Teaching with Zotero Groups, or Eating My Own Dog Food, Part 1

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This fall I, along with many others, will use Zotero groups in the classroom for the first time. With their unprecedented collaborative functionality, Zotero groups promise to transform the way that instructors and students interact with sources, particularly in research-intensive classes. Although the Zotero groups functionality is already well-established – there are currently over 3200 public and private groups active at zotero.org – over the course of the semester I fully expect to discover areas where we could add or improve features, and I also look forward to refining how best to integrate Zotero into what passes for my pedagogy.

I’ll be teaching History 499: The French Revolution, an undergraduate senior seminar that serves as a capstone for history majors. A relatively small body of students (approximately 20) will spend 15 weeks developing and realizing a focused research paper loosely organized around the Revolution. I assign relatively little reading, and reading assignments drop precipitously after the first few weeks as students immerse themselves in the necessary secondary and primary sources and then turn to the writing process. Since I have taught this course previously, I’ll have a good baseline for understanding how a Zotero group alters the classroom experience for the students (and of course for me). At the moment, I expect to see change in the following areas:

Presentations. I always reserve time at the end of the semester for students to share their findings, and students are usually very interested in each others’ work. But why should students have to wait until the end of the term to discover that they share common research interests, especially since they tend to cluster around four or five general areas? In a seminar on the French Revolution, it’s highly unlikely that twenty students will choose twenty wildly divergent research topics. Instead perhaps four will focus on gender, three on economic factors, five on symbols and iconography, two on the military, and so on. Each student registered for my course already has a Zotero collection in the class group library. From the outset they’ll immediately be able to add their own sources, grab those from each other, tag them, take notes, refine metadata, and more.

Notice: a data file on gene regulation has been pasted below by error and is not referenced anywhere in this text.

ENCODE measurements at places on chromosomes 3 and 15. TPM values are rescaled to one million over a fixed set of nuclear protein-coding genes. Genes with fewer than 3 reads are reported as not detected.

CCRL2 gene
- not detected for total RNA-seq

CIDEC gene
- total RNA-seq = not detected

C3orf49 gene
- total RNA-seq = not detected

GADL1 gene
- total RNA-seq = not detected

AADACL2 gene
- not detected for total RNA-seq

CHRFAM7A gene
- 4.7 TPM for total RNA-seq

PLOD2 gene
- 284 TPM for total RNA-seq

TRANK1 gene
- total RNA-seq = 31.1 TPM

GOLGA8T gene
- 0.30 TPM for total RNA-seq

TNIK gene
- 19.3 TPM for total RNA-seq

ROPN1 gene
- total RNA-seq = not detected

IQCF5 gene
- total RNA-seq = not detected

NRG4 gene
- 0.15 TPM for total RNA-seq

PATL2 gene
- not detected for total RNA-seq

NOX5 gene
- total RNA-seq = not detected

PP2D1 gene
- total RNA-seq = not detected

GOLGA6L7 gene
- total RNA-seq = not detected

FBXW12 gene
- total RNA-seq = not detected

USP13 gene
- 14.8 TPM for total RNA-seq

Reading responses. In the past I have asked students to prepare blog posts, but we will now use Zotero notes. I’m not sure that it will offer much of an improvement, especially since we’ll lose the ability to have threaded responses. On the other hand, threaded responses have been a bit of a bust in my experience. And as easy as it is to slap together a WordPress site, creating a Zotero group takes even less time. Perhaps because the responses will be tied directly into research software and notes, students (and their responses) will feel less disconnected from the course’s other texts?

Individual meetings. Normally I meet with students about 2/3 of the way through the semester to touch base regarding their research progress and to identify any serious problems or roadblocks. The best papers invariably begin early, but until I have had these in-depth meetings, it has been difficult to gauge the actual progress that students are achieving and the choices they are making regarding sources and scholarship. I still expect these meetings to remain critical, particularly for shaping the writing process, but I also believe I’ll have a much stronger sense of where the students already actually are in terms of progress. See also, “Panopticon.”

Evaluation. The last time I taught this course, I asked students to export a copy of their Zotero research collection to me as RDF and to deliver these files along with their final papers so that I could review the full body of research behind the written product. This time, because students’ research will already be in our Zotero group library, there will be no need for students to export their data and for me to reimport it on my end. And as noted regarding presentations, there will now be less incentive for students to pad their research collections at the last moment, since I should already have a good idea of how they have assembled sources.

Over the coming months, I’ll report back with my findings on the areas where Zotero makes the biggest difference. Until then, feel free to establish your own Zotero groups for your fall courses!

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